Former 'dirt boy' retires as Air Force's top enlisted Airman
Tech. Sgt. James Roy (center left), poses with fellow instructor Tech.Sgt. Lance Davis (right) at Ft. Leonard Wood, Mo., during a bulldozer class for heavy equipment operators. Roy served with the 3770th Technical Training Group from January 1988 to May 1992. (Courtesy photo)
by Teresa Hood
Air Force Civil Engineer Center Public Affairs
1/28/2013 - TYNDALL AIR FORCE BASE, Fla. (AFNS) -- "Dirt Boy Did Good" would be a great working title for a movie about former Chief Master Sgt. of the Air Force James A. Roy's 30-year career.
His first Air Force job, after he joined in 1982, was in civil engineering as a heavy equipment operator, a "dirt boy." His last, the one he retired from Jan. 24, was the top enlisted position for the service.
Within CE, "dirt boys" are earth movers, the men and women who guide and maneuver the big machines that create the foundations for the Air Force's structures, roads and runways.
"Chief Roy worked for me as a senior airman in the 554th RED HORSE at Osan Air Base, (South Korea)," said retired Chief Master Sgt. Johnny Larry, also a dirt boy. "He was as outstanding then as he is now -- committed 100 percent to the Air Force and CE, dedicated and serious about the job, preparing for war, and always, always looking forward.
"He may not remember it, but I sure do ... In 1987, at one of our flight meetings, he told me one of his goals was to be chief master sergeant of the Air Force," Larry recalled. "And look what he did!"
When Roy became the 16th chief master sergeant of the Air Force on June 30, 2009, he assumed the office that represents the highest enlisted level of leadership. The chief master sergeant of the Air Force serves as a personal adviser to the Air Force chief of staff and secretary of the Air Force on all issues regarding the enlisted force and their families.
Roy's first assignment in 1983 was with the 56th Civil Engineer Squadron at MacDill Air Force Base, Fla., and his last with the 81st CES at Keesler AFB, Miss., with stops in between at Osan and Kunsan Air Bases, South Korea; Ft. Leonard Wood, Mo.; and Andersen AFB, Guam.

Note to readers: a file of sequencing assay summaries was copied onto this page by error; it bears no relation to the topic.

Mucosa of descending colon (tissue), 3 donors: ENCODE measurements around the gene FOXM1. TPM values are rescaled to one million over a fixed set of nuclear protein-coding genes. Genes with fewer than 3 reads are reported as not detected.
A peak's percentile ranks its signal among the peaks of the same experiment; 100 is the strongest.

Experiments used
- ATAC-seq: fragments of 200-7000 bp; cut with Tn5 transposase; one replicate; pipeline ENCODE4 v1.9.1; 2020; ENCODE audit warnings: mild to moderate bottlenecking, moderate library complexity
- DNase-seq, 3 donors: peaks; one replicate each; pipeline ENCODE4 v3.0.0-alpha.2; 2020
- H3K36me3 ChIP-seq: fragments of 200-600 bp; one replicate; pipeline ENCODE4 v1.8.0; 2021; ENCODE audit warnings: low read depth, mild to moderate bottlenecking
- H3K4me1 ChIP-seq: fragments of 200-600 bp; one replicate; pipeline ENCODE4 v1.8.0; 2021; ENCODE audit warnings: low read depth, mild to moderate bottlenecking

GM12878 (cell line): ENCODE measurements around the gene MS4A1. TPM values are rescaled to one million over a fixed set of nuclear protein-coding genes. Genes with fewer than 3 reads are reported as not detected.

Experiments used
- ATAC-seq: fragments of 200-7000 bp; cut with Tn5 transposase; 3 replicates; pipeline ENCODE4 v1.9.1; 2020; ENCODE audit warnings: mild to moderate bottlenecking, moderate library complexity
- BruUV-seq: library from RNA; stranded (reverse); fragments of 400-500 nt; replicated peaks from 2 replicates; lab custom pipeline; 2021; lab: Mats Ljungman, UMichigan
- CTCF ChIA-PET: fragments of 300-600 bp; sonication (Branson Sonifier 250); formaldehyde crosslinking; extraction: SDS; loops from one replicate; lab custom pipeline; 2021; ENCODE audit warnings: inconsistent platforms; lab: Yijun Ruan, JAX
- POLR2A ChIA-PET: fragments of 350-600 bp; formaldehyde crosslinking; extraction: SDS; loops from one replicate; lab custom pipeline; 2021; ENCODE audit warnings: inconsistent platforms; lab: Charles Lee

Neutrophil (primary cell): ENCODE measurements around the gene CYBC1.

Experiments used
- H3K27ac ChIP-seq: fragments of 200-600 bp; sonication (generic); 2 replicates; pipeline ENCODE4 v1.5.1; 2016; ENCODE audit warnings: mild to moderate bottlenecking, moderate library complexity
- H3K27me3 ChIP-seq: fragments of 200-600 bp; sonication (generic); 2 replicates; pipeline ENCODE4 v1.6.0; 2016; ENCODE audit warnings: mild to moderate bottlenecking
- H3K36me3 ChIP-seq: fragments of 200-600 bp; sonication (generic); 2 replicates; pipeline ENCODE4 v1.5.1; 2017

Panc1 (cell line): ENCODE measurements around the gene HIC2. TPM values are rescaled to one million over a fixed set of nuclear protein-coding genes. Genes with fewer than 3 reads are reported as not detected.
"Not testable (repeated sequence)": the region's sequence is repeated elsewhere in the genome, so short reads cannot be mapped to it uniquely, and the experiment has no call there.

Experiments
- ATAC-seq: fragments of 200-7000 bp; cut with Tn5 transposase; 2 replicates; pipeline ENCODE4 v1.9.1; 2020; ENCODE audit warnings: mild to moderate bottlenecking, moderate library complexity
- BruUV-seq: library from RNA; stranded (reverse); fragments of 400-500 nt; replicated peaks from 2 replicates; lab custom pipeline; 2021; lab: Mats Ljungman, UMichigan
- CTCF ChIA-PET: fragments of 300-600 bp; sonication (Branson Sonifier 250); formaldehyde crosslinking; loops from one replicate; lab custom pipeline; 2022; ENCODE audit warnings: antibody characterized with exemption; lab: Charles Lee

"The civil engineer career field provided me with experiences that went on to shape one of my top focus areas as chief master sergeant of the Air Force, 'Partner with Joint and Coalition Team to Win Today's Fight,'" Roy said. "My technical training at Ft. Leonard Wood was a joint environment, and that made working with sister services very natural. I later returned to Ft. Leonard Wood to train Airmen and Soldiers, and that reinforced the idea that working together was a good thing.
"I believe the Airman I am today was shaped by those joint experiences and by partnering with the reserve component. I've always had a very close relationship with the Air Force Reserve and the Air National Guard, because we worked closely and shared training opportunities in many of the places I worked. To us, a person's component or service branch didn't really matter because we were all focused on getting the mission done."
Civil engineers who worked with Roy at Keesler AFB, said he always took the time to offer advice and opportunities to shape their careers.
"I was a new master sergeant-select in the underground utilities shop and Chief Roy was the facilities maintenance superintendent," said retired Chief Master Sgt. Todd Gumprecht, who rose to the level of the CE career field manager before retiring a few years ago. "He asked me to take the lead as a zone foreman and I initially resisted. He told me, 'If you are going to reach your full leadership potential, you are going to have to get out of your comfort zone.' After that position, I never looked back."
Roy also inspired retired Master Sgt. Barbara Samuels.
"He put me in facility maintenance, at the time a very male-dominated field," she said. "I was a staff sergeant and he told me, 'It doesn't take rank to do a job, but wisdom and knowledge.' He's the reason I have my master's degree."
In 1999, Roy moved from CE into the series of leadership positions at group, wing, numbered air force and combatant command levels that led to his job as chief master sergeant of the Air Force . Over the past three years, he's looked out for his fellow enlisted Airmen and their families as they dealt with a high deployment rate and its associated stresses.
"I've had the opportunity to work with Chief Roy on several occasions over the last 14 months," said Chief Master Sgt. Jerry Lewis, chief of enlisted matters in the office of the Air Force Civil Engineer at the Pentagon. "We had the unfortunate experience of welcoming home several of our wounded warriors at (Joint Base) Andrews, and as I observed him, he spoke with every single service member on the C-17 (Globemaster III) that late evening. Chief Roy took the time to talk to everyone about family and life and thank those members for their sacrifice. Although he is and always will be a dirt boy, he's a passionate, true professional who cares endlessly about our total force."
The movie of Roy's career would paint the picture of a young Airman whose early days of dedication and vision as a civil engineer professional led to his ascent as the Air Force enlisted corps' top wingman. The opening scene would include civil engineers and a lot of dirt.
"I started my technical training in November 1982," he said. "More than 30 years later, I still sincerely appreciate what civil engineers do. I'll always be a dirt boy."